Think beyond, live within: What to expect from the 4th UN Environmental Assembly
Approximately 4 000 people will gather in Nairobi this week (11-15 March) to attend the fourth session of the United Nations Environmental Assembly (UNEA-4), the UN’s high-level decision-making body on the environment.
Guided by the UN 2030 Agenda on Sustainable Development (Agenda 2030), this year’s overarching theme, ‘Innovative Solutions to the Environmental Challenges and Sustainable Consumption and Production,’ directly addresses Sustainable Development Goal (SDG) 12, which seeks to ensure sustainable consumption and production patterns globally.
‘For all the progress inspired by the Global Goals, one barrier impedes them all: the choices we make in our everyday lives continue to fuel consumption and production habits that are increasingly extending beyond the limits of our planet,’ – Siim Kiisler, President of the 2019 UN Environment Assembly.
The Third UNEA held in Nairobi in 2017, ‘Towards a Pollution-Free Planet,’ was extremely successful in rapidly elevating crucial discussions on oceans and plastics to the highest-level of the UN and its Member States. The Session served as the necessary springboard to push global conversations and action on the local, national, regional and global level to reduce plastic consumption. The momentum continues. This year’s focus seeks to further the conversation towards tangible implementation of SDG 12, aiming to reduce the current unsustainable patterns of consumption and production.
The timing and agenda of the UNEA-4 is important for what is to come later this year. In September 2019, the UN will hold three high-level discussions in New York, the 2019 SDG Summit, the UN Climate Summit and the High-Level Dialogue on Financing for Development. All three of these summits are focused on ensuring that the world is on track to meet Agenda 2030. If the UNEA-4 follows the success of UNEA-3, the outcomes of this Session will serve as a crucial indicator on the implementation progress of Agenda 2030.
What to expect
The Assembly gathers a range of stakeholders, from heads of states through to technical advisors and community organisations. At the highest level, the Assembly is predominantly made up of government leaders dedicated to enhancing the commitments and momentum to advance global policy frameworks on environmental protection.
The Global Major Groups and Stakeholders Forum (GMGSF), a multi-stakeholder gathering of UN Environment-accredited organisations, is convened directly preceding the Assembly. This Forum is fundamental to the success of the UNEA, as it provides the necessary platform for stakeholders to prepare their input for the Assembly. The Forum’s outcomes will feed into the high-level discussions, and subsequently inform the UNEA-4 resolutions. This year the GMGSF, including the African Ministerial Conference on the Environment (AMCEN), have highlighted three key areas:
- Tackling environmental challenges related to poverty and natural resource management (including sustainable food systems, food security and halting biodiversity loss);
- Introducing life-cycle approaches to resource efficiency, energy, chemicals and waste management;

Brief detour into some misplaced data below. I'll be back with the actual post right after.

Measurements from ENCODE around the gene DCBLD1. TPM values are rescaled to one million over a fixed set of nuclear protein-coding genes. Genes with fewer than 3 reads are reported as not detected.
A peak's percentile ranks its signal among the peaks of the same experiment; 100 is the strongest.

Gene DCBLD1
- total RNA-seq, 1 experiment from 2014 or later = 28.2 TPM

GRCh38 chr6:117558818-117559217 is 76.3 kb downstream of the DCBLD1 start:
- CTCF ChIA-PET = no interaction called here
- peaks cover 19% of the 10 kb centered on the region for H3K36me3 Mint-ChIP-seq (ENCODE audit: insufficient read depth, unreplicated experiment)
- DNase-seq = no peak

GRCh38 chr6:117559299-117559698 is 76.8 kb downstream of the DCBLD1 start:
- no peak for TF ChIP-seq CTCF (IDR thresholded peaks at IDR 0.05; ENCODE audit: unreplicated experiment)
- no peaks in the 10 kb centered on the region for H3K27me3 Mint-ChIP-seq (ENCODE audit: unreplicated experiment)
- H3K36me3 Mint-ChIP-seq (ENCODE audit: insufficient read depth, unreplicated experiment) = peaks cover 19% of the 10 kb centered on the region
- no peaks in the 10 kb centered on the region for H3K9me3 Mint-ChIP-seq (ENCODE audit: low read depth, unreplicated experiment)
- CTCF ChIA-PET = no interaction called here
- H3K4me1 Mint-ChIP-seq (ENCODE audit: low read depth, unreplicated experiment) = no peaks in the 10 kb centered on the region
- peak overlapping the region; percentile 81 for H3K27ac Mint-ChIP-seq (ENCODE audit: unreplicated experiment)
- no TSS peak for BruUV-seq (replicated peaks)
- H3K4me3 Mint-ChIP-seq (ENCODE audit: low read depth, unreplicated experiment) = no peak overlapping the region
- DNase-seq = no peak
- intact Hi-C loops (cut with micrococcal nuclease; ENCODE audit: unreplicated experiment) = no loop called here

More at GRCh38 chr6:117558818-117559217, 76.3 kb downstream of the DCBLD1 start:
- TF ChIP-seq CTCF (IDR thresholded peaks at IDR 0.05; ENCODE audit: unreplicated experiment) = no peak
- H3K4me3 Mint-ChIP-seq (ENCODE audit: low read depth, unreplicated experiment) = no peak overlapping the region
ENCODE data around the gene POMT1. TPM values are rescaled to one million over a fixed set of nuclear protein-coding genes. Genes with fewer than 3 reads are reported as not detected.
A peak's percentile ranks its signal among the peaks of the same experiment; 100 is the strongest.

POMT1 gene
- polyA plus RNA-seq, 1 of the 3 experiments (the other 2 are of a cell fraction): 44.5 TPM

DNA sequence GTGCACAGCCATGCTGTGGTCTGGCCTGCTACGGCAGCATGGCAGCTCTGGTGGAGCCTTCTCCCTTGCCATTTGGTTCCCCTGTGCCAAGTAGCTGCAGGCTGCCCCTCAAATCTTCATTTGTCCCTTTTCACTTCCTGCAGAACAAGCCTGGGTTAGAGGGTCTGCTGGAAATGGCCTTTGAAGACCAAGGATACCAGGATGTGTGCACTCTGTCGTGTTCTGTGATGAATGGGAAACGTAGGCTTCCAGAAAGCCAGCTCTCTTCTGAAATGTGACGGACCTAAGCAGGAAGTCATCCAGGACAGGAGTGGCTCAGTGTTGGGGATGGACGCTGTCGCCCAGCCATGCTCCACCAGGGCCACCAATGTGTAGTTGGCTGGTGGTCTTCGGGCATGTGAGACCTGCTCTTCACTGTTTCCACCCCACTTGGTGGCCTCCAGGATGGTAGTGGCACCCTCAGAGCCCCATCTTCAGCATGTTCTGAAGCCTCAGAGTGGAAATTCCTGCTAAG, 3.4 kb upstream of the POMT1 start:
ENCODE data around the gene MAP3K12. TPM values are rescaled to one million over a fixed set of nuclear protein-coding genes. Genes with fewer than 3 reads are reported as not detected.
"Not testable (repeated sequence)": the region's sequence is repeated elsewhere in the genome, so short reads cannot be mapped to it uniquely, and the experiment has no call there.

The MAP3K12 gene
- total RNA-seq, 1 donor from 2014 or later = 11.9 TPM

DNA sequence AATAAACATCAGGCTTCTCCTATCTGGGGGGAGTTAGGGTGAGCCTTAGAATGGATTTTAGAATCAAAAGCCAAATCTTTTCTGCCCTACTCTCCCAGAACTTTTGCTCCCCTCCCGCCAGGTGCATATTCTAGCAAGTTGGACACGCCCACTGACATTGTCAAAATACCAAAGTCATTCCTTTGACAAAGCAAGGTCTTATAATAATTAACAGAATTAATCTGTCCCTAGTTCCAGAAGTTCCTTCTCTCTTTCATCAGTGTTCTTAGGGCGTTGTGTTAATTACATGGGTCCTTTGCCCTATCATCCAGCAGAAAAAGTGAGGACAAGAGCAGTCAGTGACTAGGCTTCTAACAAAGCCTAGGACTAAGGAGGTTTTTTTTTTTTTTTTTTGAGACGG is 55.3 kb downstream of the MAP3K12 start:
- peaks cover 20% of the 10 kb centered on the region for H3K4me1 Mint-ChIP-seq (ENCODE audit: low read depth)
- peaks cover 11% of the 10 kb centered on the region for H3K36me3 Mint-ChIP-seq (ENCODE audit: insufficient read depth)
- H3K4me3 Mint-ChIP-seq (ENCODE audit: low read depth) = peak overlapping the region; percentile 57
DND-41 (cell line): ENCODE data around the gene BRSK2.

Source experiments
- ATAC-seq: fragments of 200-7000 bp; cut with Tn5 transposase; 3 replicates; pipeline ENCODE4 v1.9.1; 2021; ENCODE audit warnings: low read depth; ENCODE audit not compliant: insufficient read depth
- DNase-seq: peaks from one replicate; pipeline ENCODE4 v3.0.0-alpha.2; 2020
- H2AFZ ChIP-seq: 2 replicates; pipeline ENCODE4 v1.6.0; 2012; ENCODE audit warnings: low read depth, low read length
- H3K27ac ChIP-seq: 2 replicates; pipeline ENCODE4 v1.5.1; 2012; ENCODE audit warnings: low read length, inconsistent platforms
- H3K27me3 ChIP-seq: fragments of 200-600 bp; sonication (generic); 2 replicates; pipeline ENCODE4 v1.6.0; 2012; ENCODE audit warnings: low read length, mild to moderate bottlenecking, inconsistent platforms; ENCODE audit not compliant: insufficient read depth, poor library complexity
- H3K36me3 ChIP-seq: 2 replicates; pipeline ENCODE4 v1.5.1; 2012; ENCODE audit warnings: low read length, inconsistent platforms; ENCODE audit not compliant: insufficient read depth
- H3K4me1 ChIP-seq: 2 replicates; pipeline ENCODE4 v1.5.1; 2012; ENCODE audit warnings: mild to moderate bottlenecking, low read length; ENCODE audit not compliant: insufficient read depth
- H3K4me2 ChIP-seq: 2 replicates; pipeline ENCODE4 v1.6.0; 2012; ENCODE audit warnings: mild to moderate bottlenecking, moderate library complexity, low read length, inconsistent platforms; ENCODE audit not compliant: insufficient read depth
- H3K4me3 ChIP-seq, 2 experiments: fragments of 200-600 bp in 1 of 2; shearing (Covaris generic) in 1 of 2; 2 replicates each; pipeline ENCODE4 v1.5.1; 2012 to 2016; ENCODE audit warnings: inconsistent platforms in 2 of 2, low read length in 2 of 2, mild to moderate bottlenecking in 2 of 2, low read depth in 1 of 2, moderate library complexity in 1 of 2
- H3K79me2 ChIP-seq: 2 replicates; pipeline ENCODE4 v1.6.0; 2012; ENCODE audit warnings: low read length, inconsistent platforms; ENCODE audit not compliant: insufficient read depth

- Ensuring sustainable business development at a time of rapid technological change.
In addition to the input from the Stakeholder Forum, the Assembly will be further advised by technical experts. After a seven-year wait, the Global Environmental Outlook will be releasing their 6th report (GEO-6), titled ‘Healthy Planet, Healthy People.’ This UN Flagship report is a periodic review that presents scientific research on the connection between the environment and human health. The key areas of focus for the GEO-6 report include energy, food and waste.
Building on past UN Environmental Assemblies that showcase best-practice cases and innovative ideas from the local community level, UNEA-4 will host an exhibition to share success stories relating to the theme of consumption and production. Two key projects to look out for are the Flipflopi Dhow Project and the launch of the UN Alliance for Sustainable Fashion, both pilot projects of UNEA-3.
The Flipflopi Dhow is the world’s first fishing vessel made entirely of waste plastic. Constructed with 7 tons of plastic waste from the beaches of Lamu, Kenya, the vessel has completed a return voyage from Lamu to Zanzibar. The success of this project has inspired the development of a 20-metre dhow, which is intended to sail the globe and become an emblem of the global fight against single-use plastics.
South African innovation will also feature prominently at UNEA-4. This includes the ENCORE guide, which is designed to help banks assess exposure to environmental risk. In keeping with the UNEA-4 commitment to halt biodiversity loss, the anti-poaching GPS trackers designed by Dimension Data and Connect Conservation will be on show. The tracking system was originally designed to cover a 62 000-hectare game reserve near the Kruger National Park and has contributed towards a significant reduction in rhino poaching in areas where it was deployed. This technology is already being applied in Zambia, Kenya and Mozambique, with plans for future projects in South-East Asia.
UNEA-4 is an important milestone in global efforts to address a range of critical challenges related to the environment and human development. As part of a series of global forums that are being convened this year, UNEA-4 will play a crucial part in accelerating and reinforcing the implementation of Agenda 2030.
SAIIA expresses its deepest sympathy with the families, friends and colleagues of those who lost their lives on Flight ET302, some of whom would have been travelling to Nairobi to attend this conference.